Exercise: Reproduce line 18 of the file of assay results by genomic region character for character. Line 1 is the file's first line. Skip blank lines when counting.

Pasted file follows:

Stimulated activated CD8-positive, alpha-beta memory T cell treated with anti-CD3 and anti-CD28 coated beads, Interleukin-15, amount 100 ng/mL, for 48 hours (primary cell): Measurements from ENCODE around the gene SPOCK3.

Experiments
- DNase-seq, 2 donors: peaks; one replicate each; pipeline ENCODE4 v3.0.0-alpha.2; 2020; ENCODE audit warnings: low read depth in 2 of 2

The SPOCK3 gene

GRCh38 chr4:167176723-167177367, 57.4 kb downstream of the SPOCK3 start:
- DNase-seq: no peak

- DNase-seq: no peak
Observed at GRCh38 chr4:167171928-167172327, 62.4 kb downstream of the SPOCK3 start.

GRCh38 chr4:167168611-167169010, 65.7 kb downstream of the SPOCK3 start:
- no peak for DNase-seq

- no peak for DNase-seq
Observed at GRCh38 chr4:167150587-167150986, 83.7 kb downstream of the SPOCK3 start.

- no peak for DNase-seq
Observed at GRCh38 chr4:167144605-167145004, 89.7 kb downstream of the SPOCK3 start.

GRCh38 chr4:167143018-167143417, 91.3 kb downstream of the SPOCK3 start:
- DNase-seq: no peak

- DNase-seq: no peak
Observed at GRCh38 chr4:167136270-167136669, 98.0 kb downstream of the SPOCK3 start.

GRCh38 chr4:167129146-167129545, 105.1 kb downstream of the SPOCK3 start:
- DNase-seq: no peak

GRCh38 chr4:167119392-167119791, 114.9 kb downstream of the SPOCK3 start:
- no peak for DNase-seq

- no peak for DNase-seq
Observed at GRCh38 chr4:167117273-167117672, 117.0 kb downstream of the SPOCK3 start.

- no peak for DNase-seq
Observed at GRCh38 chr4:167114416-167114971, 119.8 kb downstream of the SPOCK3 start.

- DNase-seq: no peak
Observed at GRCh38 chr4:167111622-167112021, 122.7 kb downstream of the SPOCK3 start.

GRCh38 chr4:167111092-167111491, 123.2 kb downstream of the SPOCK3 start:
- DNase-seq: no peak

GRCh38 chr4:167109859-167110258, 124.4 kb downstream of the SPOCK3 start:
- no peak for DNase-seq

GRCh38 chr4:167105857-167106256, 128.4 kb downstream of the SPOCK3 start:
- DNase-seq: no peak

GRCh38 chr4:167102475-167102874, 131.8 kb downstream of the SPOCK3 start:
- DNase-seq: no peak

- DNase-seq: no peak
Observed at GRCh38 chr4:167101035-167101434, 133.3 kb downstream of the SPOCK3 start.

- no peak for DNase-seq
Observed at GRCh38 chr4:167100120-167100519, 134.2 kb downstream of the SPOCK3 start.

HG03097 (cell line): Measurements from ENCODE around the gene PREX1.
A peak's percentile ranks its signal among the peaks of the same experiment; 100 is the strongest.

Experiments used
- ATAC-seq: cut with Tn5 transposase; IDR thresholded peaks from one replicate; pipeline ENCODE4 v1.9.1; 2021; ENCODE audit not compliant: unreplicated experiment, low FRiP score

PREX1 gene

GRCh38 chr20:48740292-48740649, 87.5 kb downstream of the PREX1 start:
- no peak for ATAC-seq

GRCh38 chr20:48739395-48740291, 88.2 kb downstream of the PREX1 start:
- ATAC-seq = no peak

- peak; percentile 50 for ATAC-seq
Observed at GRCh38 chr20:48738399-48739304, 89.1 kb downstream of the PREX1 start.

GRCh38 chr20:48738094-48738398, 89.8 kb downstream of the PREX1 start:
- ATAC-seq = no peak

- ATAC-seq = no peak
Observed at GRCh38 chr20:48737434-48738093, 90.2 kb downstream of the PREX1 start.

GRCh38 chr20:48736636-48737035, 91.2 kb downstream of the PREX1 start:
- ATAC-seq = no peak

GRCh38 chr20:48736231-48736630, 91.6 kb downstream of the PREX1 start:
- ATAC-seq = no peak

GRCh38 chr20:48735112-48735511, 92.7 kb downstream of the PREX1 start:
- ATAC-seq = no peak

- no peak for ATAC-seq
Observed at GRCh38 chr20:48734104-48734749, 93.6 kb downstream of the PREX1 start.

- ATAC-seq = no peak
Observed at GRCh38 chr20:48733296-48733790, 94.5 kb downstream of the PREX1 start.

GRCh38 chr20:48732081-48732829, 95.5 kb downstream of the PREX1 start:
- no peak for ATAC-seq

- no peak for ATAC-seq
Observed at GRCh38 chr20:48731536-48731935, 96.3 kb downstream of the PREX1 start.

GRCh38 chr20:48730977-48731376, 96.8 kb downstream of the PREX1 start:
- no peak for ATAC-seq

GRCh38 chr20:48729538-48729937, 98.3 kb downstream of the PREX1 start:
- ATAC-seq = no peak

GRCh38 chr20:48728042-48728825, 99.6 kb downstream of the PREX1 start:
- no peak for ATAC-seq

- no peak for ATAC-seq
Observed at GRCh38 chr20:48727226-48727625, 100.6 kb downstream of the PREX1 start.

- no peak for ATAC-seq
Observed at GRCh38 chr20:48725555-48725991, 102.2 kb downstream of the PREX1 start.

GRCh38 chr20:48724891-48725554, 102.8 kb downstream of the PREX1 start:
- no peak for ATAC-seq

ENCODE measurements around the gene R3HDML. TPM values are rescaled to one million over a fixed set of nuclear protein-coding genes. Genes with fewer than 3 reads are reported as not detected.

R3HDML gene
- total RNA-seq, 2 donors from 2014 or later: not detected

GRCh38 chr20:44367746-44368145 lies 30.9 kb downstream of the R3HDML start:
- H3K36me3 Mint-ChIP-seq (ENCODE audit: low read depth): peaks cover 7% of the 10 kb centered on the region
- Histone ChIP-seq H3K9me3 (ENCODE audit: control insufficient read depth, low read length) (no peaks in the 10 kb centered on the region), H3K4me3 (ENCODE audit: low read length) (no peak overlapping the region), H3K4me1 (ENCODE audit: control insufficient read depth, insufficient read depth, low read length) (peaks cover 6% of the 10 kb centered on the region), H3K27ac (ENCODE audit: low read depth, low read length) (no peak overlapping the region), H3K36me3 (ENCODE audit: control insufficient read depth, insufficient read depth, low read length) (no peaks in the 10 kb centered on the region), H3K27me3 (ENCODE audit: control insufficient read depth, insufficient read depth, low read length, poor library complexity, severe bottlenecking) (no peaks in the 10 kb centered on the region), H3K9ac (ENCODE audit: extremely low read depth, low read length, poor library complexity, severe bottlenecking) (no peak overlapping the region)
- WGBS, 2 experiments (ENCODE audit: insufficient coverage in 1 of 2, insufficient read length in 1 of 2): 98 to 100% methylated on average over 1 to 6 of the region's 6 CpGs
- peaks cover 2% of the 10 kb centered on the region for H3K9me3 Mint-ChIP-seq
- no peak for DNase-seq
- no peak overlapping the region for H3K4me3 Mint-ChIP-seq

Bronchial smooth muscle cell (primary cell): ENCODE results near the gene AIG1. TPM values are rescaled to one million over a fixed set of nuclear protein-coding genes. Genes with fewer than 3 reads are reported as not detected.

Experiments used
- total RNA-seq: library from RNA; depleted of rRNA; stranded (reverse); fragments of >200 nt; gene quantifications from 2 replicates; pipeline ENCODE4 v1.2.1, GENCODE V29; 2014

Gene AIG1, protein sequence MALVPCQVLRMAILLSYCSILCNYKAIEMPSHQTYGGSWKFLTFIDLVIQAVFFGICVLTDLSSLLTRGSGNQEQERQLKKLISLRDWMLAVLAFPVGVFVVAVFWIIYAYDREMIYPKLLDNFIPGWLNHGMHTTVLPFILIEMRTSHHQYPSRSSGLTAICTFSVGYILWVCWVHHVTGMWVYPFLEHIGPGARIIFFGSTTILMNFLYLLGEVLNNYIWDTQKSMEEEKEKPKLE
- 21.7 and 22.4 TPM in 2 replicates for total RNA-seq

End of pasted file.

Observed at GRCh38 chr4:167136270-167136669, 98.0 kb downstream of the SPOCK3 start.